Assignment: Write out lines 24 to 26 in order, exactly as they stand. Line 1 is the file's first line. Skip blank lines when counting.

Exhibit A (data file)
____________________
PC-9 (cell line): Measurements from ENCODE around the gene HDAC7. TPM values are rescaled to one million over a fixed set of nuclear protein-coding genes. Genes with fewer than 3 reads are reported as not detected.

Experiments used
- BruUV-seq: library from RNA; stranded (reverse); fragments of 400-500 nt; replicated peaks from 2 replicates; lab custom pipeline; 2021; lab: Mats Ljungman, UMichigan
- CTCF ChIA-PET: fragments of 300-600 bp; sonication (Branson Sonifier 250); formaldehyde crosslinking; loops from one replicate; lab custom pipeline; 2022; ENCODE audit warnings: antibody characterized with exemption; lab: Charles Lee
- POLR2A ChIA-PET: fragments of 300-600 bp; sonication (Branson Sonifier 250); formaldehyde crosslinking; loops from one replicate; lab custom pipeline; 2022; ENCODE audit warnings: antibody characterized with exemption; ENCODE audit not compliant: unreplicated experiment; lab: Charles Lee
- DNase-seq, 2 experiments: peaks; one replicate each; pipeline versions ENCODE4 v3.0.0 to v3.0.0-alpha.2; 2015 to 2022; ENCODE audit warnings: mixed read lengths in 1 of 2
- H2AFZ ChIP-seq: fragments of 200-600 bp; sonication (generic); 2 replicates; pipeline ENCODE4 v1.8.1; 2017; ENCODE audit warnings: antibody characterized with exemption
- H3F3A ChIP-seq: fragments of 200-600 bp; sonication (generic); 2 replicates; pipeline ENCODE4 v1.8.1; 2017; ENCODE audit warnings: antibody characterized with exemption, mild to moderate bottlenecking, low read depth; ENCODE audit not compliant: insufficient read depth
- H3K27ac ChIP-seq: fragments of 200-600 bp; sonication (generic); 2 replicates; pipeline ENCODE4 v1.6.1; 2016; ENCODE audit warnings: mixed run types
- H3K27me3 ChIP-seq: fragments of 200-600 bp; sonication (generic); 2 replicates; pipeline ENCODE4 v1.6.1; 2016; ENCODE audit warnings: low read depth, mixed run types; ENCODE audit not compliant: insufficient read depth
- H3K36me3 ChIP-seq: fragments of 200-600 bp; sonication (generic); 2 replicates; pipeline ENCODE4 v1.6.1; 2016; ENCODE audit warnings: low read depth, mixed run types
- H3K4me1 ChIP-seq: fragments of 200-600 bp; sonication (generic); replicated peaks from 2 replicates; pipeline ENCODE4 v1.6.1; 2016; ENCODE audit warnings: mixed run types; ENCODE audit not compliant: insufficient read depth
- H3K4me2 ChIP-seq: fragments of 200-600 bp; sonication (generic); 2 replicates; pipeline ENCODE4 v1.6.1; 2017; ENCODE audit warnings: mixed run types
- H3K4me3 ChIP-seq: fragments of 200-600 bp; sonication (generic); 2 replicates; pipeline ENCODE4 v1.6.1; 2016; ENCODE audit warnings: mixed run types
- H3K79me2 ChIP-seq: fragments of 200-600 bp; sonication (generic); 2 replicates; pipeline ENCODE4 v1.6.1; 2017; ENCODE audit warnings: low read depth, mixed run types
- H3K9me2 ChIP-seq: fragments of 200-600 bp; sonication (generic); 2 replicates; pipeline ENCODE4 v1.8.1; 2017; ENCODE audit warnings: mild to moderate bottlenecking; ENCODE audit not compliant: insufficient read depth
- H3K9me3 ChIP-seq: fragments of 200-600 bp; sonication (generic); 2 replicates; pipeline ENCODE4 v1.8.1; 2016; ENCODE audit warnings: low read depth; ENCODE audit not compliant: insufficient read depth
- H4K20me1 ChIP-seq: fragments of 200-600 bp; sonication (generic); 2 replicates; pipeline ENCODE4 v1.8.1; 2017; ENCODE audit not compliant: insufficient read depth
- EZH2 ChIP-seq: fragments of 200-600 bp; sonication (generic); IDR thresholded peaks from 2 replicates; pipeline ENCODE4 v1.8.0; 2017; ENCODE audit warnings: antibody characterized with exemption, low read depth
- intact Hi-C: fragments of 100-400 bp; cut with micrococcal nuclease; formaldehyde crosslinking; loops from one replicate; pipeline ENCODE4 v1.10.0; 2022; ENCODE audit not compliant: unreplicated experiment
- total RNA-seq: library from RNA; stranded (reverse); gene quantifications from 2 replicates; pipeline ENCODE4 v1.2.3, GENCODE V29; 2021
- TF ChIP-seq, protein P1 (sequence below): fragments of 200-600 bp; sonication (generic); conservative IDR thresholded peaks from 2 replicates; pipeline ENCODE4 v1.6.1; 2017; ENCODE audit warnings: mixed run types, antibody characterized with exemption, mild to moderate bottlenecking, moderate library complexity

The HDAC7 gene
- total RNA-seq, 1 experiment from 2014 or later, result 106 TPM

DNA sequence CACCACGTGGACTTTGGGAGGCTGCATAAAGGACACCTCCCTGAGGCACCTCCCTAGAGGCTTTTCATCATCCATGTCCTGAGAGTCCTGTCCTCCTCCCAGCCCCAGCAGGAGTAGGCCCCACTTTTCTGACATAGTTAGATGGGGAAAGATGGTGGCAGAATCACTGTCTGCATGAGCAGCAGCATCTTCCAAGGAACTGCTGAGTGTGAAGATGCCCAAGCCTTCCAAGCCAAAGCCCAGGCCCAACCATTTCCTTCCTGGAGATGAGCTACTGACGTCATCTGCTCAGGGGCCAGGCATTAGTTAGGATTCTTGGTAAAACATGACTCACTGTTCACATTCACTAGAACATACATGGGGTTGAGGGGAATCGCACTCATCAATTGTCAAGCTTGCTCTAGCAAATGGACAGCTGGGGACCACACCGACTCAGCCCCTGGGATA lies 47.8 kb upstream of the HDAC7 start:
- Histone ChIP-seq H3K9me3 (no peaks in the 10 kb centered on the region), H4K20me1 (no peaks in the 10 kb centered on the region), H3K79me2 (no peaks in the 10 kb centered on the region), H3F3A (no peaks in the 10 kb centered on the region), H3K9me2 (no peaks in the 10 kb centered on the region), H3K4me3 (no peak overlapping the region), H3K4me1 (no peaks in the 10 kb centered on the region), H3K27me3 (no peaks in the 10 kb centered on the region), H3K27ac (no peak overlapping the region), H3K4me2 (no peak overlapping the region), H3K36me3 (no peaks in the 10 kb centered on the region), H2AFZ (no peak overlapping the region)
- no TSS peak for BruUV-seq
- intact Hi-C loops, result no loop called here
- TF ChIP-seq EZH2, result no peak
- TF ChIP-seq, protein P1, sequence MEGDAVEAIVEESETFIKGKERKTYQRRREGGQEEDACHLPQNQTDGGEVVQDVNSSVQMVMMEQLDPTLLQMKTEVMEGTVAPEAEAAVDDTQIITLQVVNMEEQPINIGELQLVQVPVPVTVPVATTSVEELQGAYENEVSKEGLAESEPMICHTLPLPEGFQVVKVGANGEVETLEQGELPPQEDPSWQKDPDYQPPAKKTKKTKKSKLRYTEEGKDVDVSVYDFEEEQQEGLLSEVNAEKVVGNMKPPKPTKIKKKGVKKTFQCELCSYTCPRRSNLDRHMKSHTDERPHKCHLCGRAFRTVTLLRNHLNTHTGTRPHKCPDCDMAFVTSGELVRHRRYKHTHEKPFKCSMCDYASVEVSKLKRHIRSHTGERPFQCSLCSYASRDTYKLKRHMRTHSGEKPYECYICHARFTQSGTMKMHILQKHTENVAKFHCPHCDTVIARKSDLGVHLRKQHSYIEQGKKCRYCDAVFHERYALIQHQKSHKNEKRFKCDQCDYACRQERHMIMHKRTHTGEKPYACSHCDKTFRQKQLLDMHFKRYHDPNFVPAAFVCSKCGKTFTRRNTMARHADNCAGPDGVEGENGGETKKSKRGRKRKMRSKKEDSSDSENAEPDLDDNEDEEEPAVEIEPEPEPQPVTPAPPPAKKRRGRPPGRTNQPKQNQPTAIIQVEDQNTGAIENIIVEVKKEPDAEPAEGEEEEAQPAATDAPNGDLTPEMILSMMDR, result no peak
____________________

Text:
- total RNA-seq, 1 experiment from 2014 or later, result 106 TPM

DNA sequence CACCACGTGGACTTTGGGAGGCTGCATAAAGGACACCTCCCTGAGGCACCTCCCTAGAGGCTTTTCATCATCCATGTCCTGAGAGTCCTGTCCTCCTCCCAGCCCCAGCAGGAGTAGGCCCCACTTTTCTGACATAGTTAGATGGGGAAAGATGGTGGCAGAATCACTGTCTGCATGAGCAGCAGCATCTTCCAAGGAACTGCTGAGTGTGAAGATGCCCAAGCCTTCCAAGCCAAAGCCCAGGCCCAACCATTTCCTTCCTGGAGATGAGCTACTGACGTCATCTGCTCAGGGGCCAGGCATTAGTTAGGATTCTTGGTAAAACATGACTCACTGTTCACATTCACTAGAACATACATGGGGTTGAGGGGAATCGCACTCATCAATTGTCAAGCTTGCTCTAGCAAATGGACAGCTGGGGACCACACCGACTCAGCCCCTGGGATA lies 47.8 kb upstream of the HDAC7 start:
- Histone ChIP-seq H3K9me3 (no peaks in the 10 kb centered on the region), H4K20me1 (no peaks in the 10 kb centered on the region), H3K79me2 (no peaks in the 10 kb centered on the region), H3F3A (no peaks in the 10 kb centered on the region), H3K9me2 (no peaks in the 10 kb centered on the region), H3K4me3 (no peak overlapping the region), H3K4me1 (no peaks in the 10 kb centered on the region), H3K27me3 (no peaks in the 10 kb centered on the region), H3K27ac (no peak overlapping the region), H3K4me2 (no peak overlapping the region), H3K36me3 (no peaks in the 10 kb centered on the region), H2AFZ (no peak overlapping the region)